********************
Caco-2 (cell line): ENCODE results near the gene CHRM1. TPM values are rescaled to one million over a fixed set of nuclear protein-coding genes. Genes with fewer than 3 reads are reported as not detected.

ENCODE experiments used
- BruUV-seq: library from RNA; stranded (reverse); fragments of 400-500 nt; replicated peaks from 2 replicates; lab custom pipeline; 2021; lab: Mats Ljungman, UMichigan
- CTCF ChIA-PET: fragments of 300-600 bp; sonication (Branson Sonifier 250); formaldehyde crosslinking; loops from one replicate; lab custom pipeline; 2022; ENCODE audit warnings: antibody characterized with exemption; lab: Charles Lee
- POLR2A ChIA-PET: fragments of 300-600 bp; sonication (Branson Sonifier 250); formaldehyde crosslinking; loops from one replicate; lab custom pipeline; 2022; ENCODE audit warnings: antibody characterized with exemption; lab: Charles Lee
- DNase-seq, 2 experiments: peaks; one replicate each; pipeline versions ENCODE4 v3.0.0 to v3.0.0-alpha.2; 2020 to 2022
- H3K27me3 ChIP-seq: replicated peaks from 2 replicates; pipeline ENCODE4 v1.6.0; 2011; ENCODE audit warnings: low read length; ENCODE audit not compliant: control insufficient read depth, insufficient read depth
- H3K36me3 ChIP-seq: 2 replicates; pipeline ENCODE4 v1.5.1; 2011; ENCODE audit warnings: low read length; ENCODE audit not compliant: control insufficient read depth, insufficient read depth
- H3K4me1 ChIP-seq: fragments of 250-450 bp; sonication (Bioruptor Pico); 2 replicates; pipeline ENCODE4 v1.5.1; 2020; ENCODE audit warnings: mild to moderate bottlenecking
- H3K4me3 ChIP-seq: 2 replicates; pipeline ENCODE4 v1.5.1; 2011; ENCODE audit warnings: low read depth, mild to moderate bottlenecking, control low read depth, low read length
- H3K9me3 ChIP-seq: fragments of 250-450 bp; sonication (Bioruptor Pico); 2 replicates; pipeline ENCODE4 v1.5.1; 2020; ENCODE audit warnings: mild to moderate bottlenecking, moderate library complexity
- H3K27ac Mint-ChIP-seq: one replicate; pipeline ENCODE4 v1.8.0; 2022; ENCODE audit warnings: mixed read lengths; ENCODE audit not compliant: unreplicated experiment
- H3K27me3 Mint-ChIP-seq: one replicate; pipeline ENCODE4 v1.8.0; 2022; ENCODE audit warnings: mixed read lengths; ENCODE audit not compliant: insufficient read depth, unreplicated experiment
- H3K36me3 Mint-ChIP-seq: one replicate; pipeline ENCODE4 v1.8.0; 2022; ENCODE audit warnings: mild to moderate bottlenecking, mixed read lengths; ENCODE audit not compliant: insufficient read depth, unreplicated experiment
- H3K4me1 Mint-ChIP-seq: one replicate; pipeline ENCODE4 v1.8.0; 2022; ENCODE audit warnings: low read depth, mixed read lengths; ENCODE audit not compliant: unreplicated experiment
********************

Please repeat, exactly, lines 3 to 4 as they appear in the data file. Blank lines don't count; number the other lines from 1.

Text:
- BruUV-seq: library from RNA; stranded (reverse); fragments of 400-500 nt; replicated peaks from 2 replicates; lab custom pipeline; 2021; lab: Mats Ljungman, UMichigan
- CTCF ChIA-PET: fragments of 300-600 bp; sonication (Branson Sonifier 250); formaldehyde crosslinking; loops from one replicate; lab custom pipeline; 2022; ENCODE audit warnings: antibody characterized with exemption; lab: Charles Lee